The images used in the stanza are strange and suggest a number of possibilities. The poet says that almost everything is forgotten but then proceeds to list a series of memorable events. There is a deer flattened after it leapt across the highway looking for food. This seems to be an image that suggests wide-eyed innocence and a sudden, violent death that was unexpected in the course of doing something as basic as looking for sustenance. The poet then refers to “the precise reason for the shaving of the confused girl’s head.” This might be a reference to the shaving of young women’s heads in France during World War II as a sign or “brand” (echoing the references to “scar” and “tattoo” earlier in the poem) that they were “collaborators” who had relationships with German officers. In the latter part of the twentieth century, the shaved head of a woman often symbolized the fact that such branding of women did not recognize the complexity of female political and social roles in society. Thus, a shaved head for a woman is a sign of political protest, and perhaps here, the poet suggests a young woman (herself?) who is serious about her political beliefs but also confused about them in some way. The image that follows of the young boys pushing frogs is another violent image, but one that is strangely universal. All young boys, it seems, kill things for pleasure in this way. This of course makes the violent act no less disturbing.
The poet returns to talking about the city. It is a city that does not remember but yet is intent on retributions, or vengeance, for what has been done. What is the city intent on retributions for? Perhaps the political ideologies that it did not agree with, the defiance of authority on the part of those whose deeds adhere to them like scars? The poet again asks the reader to imagine the city, this time its physical appearance (its architecture) and political organization (its governance), including the men and women in power. Then, after asking the reader to imagine this city and presenting what seem to be references that are personal to her, the poet talks to the reader as though the reader has been a part of that city: “tell me if it is not true you still / live in that city.” The poet and the reader seem to have merged into one person. The poet is remembering a city or place (or a state of mind) whose ideology was contrary to hers. It is a city that is at once imaginary and also a place or a state of mind that the poet has never left.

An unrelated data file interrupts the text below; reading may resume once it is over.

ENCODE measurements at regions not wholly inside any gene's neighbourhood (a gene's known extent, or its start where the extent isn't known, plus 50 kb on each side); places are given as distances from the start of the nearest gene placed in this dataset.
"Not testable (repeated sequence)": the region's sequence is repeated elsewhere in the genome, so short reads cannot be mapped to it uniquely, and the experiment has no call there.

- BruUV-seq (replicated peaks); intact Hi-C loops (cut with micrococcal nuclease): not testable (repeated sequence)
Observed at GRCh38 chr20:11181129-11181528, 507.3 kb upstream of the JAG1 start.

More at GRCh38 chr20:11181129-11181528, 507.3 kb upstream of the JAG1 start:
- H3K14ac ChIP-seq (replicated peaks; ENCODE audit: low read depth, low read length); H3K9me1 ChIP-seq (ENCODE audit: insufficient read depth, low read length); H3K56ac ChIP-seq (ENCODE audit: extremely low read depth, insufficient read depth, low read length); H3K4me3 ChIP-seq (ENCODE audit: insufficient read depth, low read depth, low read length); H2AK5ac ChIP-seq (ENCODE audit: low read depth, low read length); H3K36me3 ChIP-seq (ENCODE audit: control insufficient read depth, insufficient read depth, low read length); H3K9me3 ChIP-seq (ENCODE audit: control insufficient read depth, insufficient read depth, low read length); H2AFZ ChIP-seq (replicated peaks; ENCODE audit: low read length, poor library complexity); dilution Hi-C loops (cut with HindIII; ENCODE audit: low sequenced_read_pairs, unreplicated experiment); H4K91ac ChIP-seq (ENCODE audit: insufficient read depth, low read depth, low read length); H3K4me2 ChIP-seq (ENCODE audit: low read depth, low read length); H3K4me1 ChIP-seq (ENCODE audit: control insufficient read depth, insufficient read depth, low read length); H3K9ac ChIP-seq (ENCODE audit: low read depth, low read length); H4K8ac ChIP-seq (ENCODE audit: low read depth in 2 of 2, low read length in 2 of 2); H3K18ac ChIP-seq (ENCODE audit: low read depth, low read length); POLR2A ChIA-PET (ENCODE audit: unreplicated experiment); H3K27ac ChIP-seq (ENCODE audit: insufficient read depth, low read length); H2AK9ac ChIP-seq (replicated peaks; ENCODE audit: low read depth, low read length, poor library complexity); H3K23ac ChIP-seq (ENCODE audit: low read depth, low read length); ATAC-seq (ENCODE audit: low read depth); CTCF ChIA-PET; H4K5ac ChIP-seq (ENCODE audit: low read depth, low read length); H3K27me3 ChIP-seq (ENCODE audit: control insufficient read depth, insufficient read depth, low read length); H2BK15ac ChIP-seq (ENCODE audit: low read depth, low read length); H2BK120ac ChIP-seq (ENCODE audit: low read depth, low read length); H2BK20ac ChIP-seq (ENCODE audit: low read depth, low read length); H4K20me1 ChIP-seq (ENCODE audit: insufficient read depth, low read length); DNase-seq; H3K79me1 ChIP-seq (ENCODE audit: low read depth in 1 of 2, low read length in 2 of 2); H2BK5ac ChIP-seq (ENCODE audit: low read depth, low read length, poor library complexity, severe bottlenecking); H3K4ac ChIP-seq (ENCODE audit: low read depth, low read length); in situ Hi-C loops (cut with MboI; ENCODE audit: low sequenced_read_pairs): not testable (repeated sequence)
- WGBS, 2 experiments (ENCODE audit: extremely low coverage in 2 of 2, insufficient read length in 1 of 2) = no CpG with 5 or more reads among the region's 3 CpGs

The city the poet asks the reader to imagine in the second stanza seems to be the same city but it has very different characteristics. The imagery in this stanza is, among other things, religious. The poet asks the reader to imagine a city that is partitioned. This could be a city anywhere—in the Middle East (Jerusalem), where Israelis and Palestinians are forced to live in separate settlements, or in the United States, where many cities are divided so distinctly between sections where rich and poor reside. The city is described too in surreal terms. Temples (religious gathering places) and telescopes (suggesting that there is no privacy, that the residents are being observed constantly), the poet says, “used to probe the stormy codices.” Again, the latter is a religious image (a codex is a religious or spiritual law; “codices” is the plural form of the noun). It is not clear whether “used” indicates the past tense or whether the temples and telescopes are used to probe the stormy codices. Then too, the idea of “stormy codices” is puzzling.